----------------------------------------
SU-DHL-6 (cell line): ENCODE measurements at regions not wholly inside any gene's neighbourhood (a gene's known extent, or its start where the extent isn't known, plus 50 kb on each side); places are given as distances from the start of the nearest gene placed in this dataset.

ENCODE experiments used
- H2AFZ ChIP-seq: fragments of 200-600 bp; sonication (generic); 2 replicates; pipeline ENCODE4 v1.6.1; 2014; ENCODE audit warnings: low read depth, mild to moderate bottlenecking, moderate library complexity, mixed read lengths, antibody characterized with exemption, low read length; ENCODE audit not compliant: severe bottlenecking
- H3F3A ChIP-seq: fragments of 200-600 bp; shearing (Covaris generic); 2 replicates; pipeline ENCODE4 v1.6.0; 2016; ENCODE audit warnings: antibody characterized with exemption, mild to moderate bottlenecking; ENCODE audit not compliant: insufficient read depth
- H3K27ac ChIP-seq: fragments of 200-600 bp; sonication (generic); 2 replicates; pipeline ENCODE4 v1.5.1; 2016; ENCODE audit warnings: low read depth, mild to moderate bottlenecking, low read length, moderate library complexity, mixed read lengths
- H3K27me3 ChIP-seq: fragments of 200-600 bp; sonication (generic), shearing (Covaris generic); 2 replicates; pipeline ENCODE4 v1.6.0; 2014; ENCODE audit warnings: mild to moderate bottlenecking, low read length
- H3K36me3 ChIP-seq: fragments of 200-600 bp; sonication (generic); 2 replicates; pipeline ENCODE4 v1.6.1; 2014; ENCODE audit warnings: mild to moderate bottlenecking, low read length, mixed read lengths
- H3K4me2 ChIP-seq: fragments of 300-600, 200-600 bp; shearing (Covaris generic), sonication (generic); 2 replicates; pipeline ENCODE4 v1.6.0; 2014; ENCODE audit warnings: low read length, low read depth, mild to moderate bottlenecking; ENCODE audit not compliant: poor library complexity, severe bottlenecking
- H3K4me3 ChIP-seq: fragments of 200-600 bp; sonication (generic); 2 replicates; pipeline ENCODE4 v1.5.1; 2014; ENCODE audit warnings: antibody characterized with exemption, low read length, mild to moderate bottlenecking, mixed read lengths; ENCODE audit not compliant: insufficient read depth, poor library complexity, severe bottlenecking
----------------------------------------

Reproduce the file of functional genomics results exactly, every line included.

SU-DHL-6 (cell line): ENCODE measurements at regions not wholly inside any gene's neighbourhood (a gene's known extent, or its start where the extent isn't known, plus 50 kb on each side); places are given as distances from the start of the nearest gene placed in this dataset.

ENCODE experiments used
- H2AFZ ChIP-seq: fragments of 200-600 bp; sonication (generic); 2 replicates; pipeline ENCODE4 v1.6.1; 2014; ENCODE audit warnings: low read depth, mild to moderate bottlenecking, moderate library complexity, mixed read lengths, antibody characterized with exemption, low read length; ENCODE audit not compliant: severe bottlenecking
- H3F3A ChIP-seq: fragments of 200-600 bp; shearing (Covaris generic); 2 replicates; pipeline ENCODE4 v1.6.0; 2016; ENCODE audit warnings: antibody characterized with exemption, mild to moderate bottlenecking; ENCODE audit not compliant: insufficient read depth
- H3K27ac ChIP-seq: fragments of 200-600 bp; sonication (generic); 2 replicates; pipeline ENCODE4 v1.5.1; 2016; ENCODE audit warnings: low read depth, mild to moderate bottlenecking, low read length, moderate library complexity, mixed read lengths
- H3K27me3 ChIP-seq: fragments of 200-600 bp; sonication (generic), shearing (Covaris generic); 2 replicates; pipeline ENCODE4 v1.6.0; 2014; ENCODE audit warnings: mild to moderate bottlenecking, low read length
- H3K36me3 ChIP-seq: fragments of 200-600 bp; sonication (generic); 2 replicates; pipeline ENCODE4 v1.6.1; 2014; ENCODE audit warnings: mild to moderate bottlenecking, low read length, mixed read lengths
- H3K4me2 ChIP-seq: fragments of 300-600, 200-600 bp; shearing (Covaris generic), sonication (generic); 2 replicates; pipeline ENCODE4 v1.6.0; 2014; ENCODE audit warnings: low read length, low read depth, mild to moderate bottlenecking; ENCODE audit not compliant: poor library complexity, severe bottlenecking
- H3K4me3 ChIP-seq: fragments of 200-600 bp; sonication (generic); 2 replicates; pipeline ENCODE4 v1.5.1; 2014; ENCODE audit warnings: antibody characterized with exemption, low read length, mild to moderate bottlenecking, mixed read lengths; ENCODE audit not compliant: insufficient read depth, poor library complexity, severe bottlenecking